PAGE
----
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Torah Commentary
R'eih (August 15, 2015)

By Rabbi Rena Y. Rifkin, Coordinator of Faculty
& Family Engagement

THERE ARE PLENTY OF PARTS of our sacred text that we struggle with: Abraham’s willingness to sacrifice and the near-sacrifice of his son; Moses rebuking an insecure Hebrew people after they escape from Egypt; and moments where God doles out a punitive punishment. However, there is one line of text in R’eih that feels somehow more frustrating and significantly worse. How can we continue to do the good work of tzedakah when the text tells us outright that our actions will not change the future?

In truth, we do not know if this text is prescriptive or descriptive. It may be that at the time the Torah was compiled, it seemed unlikely that Jews would live in a world where there were not needy people within their communities. If the text is not meant to be prophecy but a realistic look at the current status of the Jewish people, then we might be offered some relief.

But, if we really look at the world around us — at both our local and our global communities — then we can believe that the Torah might have been more prophetic than we want to believe. There is a struggle with how to make sure everyone has enough in our world. We give and we give, and it rarely seems to do enough. Maybe we have been able to help one person, but there is always another person right behind him or her.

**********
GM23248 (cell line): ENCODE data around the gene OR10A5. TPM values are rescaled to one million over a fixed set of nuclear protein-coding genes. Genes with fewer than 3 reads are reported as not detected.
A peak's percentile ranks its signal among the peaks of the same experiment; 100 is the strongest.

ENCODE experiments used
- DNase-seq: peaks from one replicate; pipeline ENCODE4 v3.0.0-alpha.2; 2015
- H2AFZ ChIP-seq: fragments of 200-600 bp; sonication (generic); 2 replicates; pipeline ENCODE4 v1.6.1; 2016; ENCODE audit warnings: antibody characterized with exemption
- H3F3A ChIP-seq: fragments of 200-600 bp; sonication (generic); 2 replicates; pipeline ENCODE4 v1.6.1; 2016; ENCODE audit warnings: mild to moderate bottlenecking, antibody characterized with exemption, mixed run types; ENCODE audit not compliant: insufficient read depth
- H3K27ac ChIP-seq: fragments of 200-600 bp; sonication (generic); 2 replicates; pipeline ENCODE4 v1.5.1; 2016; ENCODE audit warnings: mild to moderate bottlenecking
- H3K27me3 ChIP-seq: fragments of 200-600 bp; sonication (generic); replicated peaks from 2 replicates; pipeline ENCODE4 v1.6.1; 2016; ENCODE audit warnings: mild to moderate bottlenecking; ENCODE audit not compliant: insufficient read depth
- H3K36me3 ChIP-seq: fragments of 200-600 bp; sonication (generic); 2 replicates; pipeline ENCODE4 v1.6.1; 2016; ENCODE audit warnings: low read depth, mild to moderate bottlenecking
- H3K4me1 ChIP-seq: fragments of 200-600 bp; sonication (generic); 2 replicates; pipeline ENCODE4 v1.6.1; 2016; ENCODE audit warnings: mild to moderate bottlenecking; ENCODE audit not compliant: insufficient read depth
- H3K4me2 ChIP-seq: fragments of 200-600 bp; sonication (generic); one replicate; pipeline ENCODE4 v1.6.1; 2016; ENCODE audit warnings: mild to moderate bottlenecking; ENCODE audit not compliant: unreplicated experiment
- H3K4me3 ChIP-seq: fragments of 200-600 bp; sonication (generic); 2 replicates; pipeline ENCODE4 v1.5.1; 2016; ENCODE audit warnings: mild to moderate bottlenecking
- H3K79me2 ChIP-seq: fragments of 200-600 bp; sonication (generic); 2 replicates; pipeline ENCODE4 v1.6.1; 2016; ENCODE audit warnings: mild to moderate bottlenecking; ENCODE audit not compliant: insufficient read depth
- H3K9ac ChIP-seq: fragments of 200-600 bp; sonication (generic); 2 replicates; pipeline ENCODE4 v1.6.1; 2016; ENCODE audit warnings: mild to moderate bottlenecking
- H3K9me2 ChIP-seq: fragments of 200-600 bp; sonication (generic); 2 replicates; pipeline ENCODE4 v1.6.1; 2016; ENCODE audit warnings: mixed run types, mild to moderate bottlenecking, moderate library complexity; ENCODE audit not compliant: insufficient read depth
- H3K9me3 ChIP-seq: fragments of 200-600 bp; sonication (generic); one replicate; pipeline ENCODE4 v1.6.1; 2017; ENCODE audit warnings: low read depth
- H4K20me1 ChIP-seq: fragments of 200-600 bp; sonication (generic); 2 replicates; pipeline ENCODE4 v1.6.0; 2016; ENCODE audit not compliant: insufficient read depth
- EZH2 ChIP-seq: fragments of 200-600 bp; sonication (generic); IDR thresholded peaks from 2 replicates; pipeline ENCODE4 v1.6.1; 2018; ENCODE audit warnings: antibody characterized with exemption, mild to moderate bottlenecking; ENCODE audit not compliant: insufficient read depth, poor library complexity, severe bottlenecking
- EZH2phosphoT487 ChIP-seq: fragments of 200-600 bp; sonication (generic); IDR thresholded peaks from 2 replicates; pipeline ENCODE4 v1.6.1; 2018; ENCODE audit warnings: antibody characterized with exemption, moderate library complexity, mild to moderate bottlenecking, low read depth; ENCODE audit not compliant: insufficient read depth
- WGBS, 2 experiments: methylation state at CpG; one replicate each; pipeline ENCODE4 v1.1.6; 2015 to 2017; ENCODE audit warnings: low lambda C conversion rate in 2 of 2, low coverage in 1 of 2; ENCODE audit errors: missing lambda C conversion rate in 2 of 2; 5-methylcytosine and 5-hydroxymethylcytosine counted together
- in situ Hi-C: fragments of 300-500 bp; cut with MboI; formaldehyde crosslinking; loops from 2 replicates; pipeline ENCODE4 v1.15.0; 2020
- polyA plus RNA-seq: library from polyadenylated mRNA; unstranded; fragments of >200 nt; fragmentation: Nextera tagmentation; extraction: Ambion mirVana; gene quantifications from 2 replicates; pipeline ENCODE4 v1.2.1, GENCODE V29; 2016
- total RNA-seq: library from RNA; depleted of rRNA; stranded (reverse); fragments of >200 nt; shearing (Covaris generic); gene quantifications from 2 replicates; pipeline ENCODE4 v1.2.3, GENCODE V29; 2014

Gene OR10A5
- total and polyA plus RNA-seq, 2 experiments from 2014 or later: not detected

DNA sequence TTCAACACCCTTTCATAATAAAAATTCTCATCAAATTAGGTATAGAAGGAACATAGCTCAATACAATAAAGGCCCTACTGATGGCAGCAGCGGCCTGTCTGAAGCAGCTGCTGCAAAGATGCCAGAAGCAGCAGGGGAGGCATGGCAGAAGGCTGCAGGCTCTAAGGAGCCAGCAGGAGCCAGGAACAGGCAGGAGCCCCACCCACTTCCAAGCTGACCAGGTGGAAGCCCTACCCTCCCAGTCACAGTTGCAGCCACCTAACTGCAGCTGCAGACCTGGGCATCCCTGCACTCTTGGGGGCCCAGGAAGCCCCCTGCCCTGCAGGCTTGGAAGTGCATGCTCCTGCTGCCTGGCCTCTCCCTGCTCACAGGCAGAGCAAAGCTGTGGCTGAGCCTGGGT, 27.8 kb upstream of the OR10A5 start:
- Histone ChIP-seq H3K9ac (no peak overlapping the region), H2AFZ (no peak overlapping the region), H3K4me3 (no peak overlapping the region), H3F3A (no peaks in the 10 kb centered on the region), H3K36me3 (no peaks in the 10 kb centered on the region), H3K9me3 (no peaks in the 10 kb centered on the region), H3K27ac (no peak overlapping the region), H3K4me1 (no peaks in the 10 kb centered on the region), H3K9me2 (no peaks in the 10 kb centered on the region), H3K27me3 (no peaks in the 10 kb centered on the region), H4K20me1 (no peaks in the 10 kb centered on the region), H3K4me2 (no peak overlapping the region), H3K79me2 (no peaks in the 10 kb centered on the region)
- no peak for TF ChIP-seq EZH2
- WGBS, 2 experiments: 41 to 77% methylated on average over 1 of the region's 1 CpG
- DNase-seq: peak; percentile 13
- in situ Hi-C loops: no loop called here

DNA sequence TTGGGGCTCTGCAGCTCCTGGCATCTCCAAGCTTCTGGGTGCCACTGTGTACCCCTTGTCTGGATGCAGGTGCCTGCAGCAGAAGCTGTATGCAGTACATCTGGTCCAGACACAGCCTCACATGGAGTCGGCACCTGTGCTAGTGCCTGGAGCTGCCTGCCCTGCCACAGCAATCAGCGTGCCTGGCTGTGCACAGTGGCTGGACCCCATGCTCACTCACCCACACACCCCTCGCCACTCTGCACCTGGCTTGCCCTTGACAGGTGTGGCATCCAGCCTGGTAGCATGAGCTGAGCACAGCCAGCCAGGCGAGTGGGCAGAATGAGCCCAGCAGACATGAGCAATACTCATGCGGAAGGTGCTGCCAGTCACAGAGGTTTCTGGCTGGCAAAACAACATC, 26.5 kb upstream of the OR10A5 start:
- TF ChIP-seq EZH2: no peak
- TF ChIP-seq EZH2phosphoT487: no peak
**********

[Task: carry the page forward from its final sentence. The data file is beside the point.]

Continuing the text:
The next needy person may in fact be the real message of this verse. We cannot forget the needy person who has not yet appeared before us. We must remember that we never know when someone’s fortunes will change and that person will need our support and assistance. We should not be hoping for a messianic age without those in need but rather work toward creating a world that has a structure for helping all people. If our communities, our governments and our society create long-term solutions aimed at helping those in need, then no one ever would be ashamed to ask for help, and everyone would be taken care of should they be in need.

In Pirkei Avot 2 we read, “Rabbi Tarfon would say: The day is short and the task is hard…It is not up to you to complete the work, but neither are you free to desist from it.” It may be that we cannot complete the work, but we certainly can continue to help others every day. As we enter a season of reflection and prayer, may we remember that our actions are important, and may we always remember the needy person we have not yet met who may need our help.

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